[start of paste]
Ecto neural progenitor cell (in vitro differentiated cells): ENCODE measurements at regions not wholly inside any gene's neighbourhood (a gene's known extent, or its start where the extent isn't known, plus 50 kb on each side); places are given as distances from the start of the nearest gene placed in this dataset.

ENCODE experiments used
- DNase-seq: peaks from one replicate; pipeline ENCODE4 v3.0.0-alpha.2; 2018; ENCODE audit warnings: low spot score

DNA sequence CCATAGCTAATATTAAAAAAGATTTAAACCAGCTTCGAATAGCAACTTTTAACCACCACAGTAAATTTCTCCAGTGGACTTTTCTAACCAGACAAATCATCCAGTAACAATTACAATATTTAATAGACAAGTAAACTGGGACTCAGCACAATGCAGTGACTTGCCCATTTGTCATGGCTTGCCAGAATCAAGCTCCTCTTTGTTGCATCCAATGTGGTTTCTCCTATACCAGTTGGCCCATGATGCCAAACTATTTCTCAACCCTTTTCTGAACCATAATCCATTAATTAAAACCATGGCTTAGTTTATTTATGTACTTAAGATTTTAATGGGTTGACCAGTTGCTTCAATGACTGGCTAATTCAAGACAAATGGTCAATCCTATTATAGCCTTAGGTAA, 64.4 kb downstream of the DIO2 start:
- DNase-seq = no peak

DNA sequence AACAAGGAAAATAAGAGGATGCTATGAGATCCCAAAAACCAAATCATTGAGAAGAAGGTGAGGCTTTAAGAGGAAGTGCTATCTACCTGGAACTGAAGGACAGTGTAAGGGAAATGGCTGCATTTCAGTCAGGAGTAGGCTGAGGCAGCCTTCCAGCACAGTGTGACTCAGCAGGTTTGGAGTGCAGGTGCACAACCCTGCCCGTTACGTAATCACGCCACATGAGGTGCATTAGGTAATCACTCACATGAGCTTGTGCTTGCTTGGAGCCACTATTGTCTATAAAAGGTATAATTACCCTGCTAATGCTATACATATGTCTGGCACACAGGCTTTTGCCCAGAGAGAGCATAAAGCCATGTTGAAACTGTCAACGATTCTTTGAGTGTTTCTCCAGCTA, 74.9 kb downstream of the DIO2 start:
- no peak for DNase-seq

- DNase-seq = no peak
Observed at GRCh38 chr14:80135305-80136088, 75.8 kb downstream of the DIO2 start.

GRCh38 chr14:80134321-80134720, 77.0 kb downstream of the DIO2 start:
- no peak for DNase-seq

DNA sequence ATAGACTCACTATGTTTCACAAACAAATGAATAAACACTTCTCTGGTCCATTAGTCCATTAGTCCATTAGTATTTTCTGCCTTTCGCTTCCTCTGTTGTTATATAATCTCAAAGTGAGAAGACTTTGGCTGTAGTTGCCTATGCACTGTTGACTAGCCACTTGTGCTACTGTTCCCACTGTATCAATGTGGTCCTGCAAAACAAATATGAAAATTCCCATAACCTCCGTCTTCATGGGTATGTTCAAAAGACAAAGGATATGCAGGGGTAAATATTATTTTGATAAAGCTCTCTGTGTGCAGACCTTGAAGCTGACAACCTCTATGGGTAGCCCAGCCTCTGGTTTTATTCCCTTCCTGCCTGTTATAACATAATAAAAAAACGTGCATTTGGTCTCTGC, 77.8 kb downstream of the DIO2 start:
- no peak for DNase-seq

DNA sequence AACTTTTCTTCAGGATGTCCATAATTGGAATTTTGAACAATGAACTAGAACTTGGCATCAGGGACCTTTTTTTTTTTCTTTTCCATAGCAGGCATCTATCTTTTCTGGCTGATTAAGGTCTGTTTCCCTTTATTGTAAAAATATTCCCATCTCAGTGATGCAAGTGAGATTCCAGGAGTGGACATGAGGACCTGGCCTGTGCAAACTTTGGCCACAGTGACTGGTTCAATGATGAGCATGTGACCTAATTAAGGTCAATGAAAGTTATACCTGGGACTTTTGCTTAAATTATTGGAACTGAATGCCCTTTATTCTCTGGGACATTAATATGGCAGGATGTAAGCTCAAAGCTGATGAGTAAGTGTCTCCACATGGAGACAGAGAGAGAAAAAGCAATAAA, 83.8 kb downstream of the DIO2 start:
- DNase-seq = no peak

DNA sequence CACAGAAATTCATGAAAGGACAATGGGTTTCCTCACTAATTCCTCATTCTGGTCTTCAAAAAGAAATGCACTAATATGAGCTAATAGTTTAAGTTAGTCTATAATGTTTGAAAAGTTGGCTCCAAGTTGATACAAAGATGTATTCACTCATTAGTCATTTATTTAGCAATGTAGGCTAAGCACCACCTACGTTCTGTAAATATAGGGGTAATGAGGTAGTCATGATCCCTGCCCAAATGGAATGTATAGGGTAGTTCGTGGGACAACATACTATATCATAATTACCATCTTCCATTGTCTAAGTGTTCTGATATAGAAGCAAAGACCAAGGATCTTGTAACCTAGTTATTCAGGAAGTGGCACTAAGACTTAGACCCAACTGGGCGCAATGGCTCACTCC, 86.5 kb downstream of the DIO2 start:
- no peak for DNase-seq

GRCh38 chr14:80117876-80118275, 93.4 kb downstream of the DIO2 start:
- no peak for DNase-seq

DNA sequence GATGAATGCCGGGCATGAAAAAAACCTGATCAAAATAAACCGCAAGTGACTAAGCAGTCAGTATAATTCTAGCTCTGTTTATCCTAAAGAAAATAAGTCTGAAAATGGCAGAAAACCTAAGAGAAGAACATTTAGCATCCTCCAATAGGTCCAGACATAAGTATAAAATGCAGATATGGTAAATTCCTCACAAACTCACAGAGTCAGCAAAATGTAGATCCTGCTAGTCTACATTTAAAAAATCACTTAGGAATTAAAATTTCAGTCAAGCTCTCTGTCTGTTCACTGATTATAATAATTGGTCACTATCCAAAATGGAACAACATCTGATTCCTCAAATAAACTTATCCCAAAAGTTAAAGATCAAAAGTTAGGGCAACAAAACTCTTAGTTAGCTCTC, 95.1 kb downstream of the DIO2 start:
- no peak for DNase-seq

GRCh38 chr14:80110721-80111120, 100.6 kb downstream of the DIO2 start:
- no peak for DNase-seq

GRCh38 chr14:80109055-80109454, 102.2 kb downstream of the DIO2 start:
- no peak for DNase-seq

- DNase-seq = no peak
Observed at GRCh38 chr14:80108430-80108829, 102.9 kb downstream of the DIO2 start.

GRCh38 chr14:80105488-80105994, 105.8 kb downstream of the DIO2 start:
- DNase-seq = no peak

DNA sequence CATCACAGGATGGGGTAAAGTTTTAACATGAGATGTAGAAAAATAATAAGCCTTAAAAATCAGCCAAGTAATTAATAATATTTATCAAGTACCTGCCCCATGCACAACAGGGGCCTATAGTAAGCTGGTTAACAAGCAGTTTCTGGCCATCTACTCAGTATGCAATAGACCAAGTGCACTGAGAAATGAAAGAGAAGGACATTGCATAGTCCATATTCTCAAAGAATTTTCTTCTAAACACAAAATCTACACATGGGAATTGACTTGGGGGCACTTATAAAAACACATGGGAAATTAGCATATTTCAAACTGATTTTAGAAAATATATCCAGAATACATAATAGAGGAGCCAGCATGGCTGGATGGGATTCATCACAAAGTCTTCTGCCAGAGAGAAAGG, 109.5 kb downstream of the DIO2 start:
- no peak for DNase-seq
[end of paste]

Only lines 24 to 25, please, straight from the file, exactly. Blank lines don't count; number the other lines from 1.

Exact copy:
GRCh38 chr14:80109055-80109454, 102.2 kb downstream of the DIO2 start:
- no peak for DNase-seq